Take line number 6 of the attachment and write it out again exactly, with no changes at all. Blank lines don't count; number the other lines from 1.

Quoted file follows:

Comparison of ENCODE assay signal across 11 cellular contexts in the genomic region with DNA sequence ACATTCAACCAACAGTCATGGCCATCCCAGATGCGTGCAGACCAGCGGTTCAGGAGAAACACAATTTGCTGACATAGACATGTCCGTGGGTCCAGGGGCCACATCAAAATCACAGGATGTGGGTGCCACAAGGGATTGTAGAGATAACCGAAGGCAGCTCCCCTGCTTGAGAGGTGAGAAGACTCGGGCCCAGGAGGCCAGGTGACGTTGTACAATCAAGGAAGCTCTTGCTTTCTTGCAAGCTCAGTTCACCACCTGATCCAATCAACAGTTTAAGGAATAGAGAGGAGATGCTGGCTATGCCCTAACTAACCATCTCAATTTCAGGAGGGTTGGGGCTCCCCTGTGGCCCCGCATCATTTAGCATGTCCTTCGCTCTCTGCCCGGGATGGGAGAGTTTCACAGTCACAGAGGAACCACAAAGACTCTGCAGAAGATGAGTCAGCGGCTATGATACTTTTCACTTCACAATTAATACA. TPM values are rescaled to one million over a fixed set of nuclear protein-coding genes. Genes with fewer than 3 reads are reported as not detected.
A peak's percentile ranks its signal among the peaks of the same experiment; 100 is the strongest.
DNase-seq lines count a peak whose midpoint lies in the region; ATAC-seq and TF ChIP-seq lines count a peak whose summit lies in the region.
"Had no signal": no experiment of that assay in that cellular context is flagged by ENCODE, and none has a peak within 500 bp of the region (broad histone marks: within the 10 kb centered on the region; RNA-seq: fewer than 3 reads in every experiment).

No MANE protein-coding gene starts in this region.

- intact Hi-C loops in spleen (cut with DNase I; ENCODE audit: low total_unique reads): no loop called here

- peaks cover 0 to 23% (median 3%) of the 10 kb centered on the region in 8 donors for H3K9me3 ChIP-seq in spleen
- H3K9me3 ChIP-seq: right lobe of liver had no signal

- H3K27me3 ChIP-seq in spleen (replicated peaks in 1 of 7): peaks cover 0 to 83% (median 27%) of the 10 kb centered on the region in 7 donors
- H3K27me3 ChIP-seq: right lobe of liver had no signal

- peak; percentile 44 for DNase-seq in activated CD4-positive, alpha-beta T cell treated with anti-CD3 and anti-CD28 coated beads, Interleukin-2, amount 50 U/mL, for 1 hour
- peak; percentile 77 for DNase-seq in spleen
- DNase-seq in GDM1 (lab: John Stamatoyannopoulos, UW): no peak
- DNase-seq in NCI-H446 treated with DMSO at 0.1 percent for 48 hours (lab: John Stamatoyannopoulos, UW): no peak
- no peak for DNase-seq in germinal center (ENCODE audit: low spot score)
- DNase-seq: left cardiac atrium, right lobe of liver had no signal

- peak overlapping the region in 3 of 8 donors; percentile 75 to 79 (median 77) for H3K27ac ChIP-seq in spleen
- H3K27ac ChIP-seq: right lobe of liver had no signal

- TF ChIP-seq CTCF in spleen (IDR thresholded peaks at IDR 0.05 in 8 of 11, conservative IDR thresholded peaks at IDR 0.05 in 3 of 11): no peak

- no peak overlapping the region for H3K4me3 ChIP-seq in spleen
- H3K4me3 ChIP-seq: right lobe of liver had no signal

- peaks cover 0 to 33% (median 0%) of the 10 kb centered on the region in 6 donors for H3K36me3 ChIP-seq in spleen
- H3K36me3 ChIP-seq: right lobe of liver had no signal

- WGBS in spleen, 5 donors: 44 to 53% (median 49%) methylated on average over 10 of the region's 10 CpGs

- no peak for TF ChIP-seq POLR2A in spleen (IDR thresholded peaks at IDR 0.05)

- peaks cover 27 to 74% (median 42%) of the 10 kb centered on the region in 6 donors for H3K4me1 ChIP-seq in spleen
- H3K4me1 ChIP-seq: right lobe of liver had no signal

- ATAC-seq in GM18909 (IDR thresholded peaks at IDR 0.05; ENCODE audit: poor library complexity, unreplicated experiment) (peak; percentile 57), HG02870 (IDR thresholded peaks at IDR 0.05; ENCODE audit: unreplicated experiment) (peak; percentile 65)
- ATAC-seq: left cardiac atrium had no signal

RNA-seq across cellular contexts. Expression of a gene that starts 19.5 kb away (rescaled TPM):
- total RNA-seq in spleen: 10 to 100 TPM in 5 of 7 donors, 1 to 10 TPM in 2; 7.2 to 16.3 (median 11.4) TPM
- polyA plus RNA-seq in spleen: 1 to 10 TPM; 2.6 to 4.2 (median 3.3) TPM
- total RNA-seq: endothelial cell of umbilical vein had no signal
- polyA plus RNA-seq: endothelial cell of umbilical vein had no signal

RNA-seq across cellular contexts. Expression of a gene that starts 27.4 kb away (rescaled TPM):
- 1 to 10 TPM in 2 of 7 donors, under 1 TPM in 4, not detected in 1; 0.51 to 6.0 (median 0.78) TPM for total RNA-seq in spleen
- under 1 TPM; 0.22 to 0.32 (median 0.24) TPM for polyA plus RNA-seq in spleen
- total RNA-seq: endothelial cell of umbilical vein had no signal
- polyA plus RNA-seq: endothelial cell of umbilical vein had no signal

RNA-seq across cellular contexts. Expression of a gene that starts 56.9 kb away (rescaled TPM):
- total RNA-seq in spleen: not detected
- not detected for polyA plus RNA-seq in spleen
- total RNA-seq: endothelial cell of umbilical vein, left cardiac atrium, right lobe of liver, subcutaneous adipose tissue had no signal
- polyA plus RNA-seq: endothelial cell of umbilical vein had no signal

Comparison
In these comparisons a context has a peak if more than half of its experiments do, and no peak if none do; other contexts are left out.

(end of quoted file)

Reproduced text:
- intact Hi-C loops in spleen (cut with DNase I; ENCODE audit: low total_unique reads): no loop called here